The trick will be to carry enough proof of financial self sufficiency to get in, but not so much as to then be susceptible to being taken advantage of (mysterious new fees). While we are modest in our means, everything is relative so modest in the US is wealthy in most parts of the world.

Our approach will be to have different bank statements. Since we have multiple accounts across multiple banks, we will simply keep the levels of money in each one different enough that we can produce the bank statement that sufficiently gets us into a place and no more.

Will this be a major issue? Probably not. However, we are thinking ahead and it is an issue one may face when taking a trip like this.

Wednesday, February 24, 2010

We Are But A Speck!

A colorful world map adorns our living room. You may have seen it in the background of some of the pictures on past blogs. Our family spends a lot of time looking at this map, dreaming of places to visit.

While staring at it, I imagined our boat making its way down the coast of the USA on our journey to see the world. Mentally tracing our progress, I began to wonder just how big we would be on this map.

Our boat is 32 feet long. The Earth's equator is 131,480,184 feet all the way around. Our boat, therefore, is 0.000024 % of the Earth's equator!

Another way to appreciate the magnitude would be to consider this: we would have to place 4 million, 108 thousand, 756 Gemini 3200 catamarans end to end to equal the distance around the Earth. That's a lot of boats!

Back to the original question, how big would we be on the map?

The map is 3 feet across, and factoring in a bit of the overlap that occurs on the map (e.g. a flat map depicting a near spherical shape with each side having some duplication of landmasses like Alaska), we are looking at about 30 inches of an equator on our map.

That means our boat, on the map, will be 0.000024% of 30 inches. Or, 0.0000072 inches!!! That is smaller than the diameter of a human hair!

Quite a small boat .... we are but a speck!

Tuesday, February 23, 2010

Sailing to the Great Blue Hole in Belize

There are so many amazing places on the ocean. While in Honduras, we took a boat trip to SCUBA dive a seamount ... a mountain rising from the sea floor that doesn't quite reach the surface to make an island. It was beautiful. As we traveled to Truk Lagoon, we saw a few atolls ... a reef structure that creates, and encloses, a lagoon. One really cool ocean landscape phenomenon we have not yet enjoyed, however, is a blue hole .... an underwater sink hole.

On our journey, we want to experience a blue hole first hand. The one we expect to enjoy first is the Great Blue Hole in Belize. Good ole Jacque Cousteau made it famous when he declared it a top 10 must SCUBA dive spot.

The Great Blue Hole is part of a large, partially collapsed, deep, limestone cave system. Attached to the Lighthouse Reef Atoll, this oceanic wonderland is 60 miles off the coast of Belize city. Something easily accessible by our boat! :)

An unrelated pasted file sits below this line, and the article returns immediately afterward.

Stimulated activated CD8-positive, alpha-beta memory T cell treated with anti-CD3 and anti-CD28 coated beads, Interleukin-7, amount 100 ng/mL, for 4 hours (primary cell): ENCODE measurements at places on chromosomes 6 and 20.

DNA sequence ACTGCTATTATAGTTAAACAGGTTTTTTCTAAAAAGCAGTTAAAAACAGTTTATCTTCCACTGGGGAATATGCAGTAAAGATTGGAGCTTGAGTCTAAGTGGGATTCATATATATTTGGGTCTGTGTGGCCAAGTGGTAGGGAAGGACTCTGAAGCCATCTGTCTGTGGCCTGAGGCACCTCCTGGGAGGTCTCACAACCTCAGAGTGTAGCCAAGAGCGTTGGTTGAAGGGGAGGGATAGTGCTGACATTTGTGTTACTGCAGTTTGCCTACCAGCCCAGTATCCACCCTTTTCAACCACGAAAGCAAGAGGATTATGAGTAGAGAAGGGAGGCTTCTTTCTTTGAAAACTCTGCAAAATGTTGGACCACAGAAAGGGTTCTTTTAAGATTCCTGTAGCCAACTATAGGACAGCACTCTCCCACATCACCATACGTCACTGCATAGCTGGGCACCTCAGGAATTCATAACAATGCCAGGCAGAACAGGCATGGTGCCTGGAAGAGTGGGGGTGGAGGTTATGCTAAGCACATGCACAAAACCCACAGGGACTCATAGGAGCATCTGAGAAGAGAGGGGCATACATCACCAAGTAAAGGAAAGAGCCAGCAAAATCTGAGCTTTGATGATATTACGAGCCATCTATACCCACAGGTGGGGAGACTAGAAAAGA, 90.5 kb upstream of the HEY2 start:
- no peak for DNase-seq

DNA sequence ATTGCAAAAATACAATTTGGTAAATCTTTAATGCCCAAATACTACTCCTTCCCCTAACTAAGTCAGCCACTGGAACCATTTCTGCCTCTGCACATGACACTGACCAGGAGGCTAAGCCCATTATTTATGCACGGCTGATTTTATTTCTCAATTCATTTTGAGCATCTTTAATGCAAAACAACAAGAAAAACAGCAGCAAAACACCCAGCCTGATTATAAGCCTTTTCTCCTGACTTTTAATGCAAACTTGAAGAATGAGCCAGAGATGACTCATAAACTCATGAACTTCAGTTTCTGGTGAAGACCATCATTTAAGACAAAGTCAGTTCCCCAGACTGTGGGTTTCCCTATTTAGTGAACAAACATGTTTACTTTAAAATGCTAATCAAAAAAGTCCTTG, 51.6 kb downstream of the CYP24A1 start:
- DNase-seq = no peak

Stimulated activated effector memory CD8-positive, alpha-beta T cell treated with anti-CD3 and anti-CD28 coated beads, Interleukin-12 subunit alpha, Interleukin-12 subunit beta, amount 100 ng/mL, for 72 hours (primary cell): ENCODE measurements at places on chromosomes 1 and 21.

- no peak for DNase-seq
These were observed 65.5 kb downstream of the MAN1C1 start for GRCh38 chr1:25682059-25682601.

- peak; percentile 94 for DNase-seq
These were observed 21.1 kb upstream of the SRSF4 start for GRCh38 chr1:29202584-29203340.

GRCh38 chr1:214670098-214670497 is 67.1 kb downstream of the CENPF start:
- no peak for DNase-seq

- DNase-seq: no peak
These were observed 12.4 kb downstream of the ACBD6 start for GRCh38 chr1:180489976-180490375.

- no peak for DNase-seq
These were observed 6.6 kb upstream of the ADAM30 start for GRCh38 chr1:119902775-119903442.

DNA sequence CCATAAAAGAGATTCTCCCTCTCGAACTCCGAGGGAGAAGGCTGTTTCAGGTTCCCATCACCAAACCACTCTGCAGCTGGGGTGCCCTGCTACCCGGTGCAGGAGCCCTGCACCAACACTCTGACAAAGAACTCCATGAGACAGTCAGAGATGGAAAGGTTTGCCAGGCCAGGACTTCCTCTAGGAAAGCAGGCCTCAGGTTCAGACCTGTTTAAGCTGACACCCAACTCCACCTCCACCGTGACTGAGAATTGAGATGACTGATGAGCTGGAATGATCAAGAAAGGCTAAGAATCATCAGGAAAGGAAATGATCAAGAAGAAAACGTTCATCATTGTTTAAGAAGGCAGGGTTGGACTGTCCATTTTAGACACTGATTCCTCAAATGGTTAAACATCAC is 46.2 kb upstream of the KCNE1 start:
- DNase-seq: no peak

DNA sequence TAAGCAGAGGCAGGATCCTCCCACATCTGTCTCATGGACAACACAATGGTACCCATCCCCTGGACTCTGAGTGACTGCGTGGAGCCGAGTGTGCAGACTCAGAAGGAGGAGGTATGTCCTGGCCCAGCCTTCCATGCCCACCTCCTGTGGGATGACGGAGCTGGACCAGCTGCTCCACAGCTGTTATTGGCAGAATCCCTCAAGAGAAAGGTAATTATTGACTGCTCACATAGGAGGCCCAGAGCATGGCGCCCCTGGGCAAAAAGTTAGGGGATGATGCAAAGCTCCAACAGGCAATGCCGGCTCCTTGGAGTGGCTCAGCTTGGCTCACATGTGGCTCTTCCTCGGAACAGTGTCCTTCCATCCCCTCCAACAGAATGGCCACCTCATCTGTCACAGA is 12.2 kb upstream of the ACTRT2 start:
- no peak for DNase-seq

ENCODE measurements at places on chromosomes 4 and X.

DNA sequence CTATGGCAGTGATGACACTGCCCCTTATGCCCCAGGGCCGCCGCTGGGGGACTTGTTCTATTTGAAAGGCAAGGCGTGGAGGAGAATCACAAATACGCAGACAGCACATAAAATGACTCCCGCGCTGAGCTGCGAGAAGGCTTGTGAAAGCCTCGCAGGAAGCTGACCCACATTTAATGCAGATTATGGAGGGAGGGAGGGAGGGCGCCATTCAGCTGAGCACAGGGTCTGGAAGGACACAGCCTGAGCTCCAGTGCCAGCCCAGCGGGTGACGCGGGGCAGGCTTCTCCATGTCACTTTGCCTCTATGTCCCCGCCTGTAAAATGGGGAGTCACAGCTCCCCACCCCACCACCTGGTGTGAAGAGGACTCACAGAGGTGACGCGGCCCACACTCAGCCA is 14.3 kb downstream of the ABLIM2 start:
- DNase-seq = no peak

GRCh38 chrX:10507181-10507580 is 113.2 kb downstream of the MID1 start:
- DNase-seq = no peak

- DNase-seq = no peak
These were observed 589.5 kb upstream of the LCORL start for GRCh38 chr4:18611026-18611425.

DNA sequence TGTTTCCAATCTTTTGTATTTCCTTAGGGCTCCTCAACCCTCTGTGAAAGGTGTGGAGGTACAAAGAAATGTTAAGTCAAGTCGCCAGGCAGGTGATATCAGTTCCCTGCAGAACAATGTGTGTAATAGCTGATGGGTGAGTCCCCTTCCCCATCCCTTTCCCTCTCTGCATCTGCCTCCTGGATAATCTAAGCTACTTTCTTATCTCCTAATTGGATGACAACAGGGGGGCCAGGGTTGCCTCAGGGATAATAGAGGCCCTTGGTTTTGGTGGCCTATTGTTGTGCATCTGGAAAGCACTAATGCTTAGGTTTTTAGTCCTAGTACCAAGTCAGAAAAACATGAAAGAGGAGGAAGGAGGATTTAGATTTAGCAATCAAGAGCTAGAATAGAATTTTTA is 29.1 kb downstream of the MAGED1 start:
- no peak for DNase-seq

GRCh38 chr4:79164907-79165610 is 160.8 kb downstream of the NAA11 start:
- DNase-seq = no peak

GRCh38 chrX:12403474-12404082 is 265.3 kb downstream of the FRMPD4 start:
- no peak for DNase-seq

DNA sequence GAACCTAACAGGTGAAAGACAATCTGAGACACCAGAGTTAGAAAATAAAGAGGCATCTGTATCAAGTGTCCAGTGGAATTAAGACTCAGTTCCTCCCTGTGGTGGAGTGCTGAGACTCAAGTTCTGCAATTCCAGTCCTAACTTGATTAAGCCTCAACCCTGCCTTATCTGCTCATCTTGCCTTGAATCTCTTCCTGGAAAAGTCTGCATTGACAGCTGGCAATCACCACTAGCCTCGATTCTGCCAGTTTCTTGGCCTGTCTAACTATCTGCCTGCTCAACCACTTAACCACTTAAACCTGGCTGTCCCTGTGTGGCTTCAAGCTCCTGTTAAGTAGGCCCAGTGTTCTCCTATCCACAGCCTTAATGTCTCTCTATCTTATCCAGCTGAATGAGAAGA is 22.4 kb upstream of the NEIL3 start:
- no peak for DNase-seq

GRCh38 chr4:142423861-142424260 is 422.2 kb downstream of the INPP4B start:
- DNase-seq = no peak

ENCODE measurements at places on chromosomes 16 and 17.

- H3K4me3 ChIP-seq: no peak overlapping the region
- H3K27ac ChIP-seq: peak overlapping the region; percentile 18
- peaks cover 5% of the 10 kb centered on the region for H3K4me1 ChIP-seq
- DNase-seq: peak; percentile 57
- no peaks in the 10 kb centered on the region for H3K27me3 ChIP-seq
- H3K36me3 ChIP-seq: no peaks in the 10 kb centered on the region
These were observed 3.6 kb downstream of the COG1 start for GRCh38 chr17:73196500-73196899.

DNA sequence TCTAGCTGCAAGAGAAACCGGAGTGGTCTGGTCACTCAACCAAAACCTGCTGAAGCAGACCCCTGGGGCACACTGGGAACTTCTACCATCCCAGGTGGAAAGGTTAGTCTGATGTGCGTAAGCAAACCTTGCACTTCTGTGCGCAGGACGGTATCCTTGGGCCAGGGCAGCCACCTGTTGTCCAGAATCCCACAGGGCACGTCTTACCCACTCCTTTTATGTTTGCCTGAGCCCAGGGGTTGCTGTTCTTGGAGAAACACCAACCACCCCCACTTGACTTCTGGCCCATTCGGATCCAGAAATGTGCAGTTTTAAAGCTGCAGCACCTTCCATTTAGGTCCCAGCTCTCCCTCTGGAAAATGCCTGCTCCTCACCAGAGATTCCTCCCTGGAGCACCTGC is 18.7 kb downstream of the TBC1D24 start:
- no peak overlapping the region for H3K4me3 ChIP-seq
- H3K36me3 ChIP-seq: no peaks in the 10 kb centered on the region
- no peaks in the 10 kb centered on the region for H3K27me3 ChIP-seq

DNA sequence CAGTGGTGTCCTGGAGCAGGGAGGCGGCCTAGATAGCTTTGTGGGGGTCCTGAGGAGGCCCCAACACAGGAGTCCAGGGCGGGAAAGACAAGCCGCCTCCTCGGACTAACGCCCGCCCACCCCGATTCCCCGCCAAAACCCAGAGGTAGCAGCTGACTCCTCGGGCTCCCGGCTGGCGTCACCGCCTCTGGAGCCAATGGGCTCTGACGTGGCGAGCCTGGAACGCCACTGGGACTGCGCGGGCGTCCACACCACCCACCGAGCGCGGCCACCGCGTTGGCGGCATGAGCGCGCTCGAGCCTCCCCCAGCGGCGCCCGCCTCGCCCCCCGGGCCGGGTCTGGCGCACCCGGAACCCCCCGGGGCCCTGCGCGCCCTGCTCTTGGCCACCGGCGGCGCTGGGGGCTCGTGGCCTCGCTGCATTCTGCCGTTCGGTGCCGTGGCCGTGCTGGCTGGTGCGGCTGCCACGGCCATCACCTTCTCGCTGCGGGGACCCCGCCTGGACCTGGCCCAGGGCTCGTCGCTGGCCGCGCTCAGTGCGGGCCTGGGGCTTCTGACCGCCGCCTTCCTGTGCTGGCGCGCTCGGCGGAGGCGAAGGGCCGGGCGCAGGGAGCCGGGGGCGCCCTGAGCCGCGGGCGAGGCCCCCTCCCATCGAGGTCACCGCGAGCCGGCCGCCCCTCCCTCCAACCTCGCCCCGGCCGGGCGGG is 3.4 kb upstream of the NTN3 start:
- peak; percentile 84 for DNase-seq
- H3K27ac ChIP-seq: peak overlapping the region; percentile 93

Ahh, the thoughts of such beautiful places is perfect as we sit in our tiny apartment with winter cold right outside.

Monday, February 22, 2010

Vaccinations Needed For A Trip Around The World

The world is full of diseases. In the USA, as in most developed nations, the common population eliminators such as Yellow Fever and Typhoid are no longer an issue. However, our family isn't staying in the United States, we are adventuring abroad ... into places that haven't yet wrestled down these killers. So, what do we do?

Please keep in mind that we are not physicians or experts on vaccinations. We are simply sharing what we've learned about vaccinations and our current strategy. If you are considering a trip around the world, you should seek expert advice before you make your decision.

At a recent wellness check up for our girls, Val talked with their pediatrician about what vaccinations we should get. Our girl's doctor has been aware of our trip for 3 years now, so she wasn't surprised when Val asked. After their dialog, plus lots of research, we've decided that we should all get vaccinations beyond the normal childhood ones.

The first major vaccination we will get is for Yellow Fever. KJ, Dy, and Val will receive this in the next few months. Fortunately, I've already had this one due to my worldly travels. To help stem the spread of this killer, some countries, many in South America and Sub-Saharan Africa, require proof that you've had this immunization.

The second major vaccination that we've decided to go forward with is for Rabies. This treatment doesn't really stop you from being infected, but it does increase the time needed between getting Rabies and being treated for it. Given that we will be in some very small towns way out from major civilization centers, it is prudent to go forward with this.

The final major vaccination we will be taking care of is for Typhoid. This one, however, we are going to delay as long as possible. We've agreed that when we enter the Pacific, we will begin taking the Typhoid pills. Vaccinations are tough enough on a grown body, but little maturing ones can be risky. The odds of having a deleterious effect from this particular vaccination seems to go down as physical size and bodily maturity increases.

An often over looked part of getting vaccinations is that many of them require multiple treatments over months of time. This has to be baked into any trip being planned. We've backed into a departure date of December 2010 the vaccinations visits we need.

Vaccinations of kids is a turbulent subject. In our family, given the potential exposures we will have, we've decided to go forward with a few more.

Sunday, February 21, 2010

Too Aggressive On Money Savings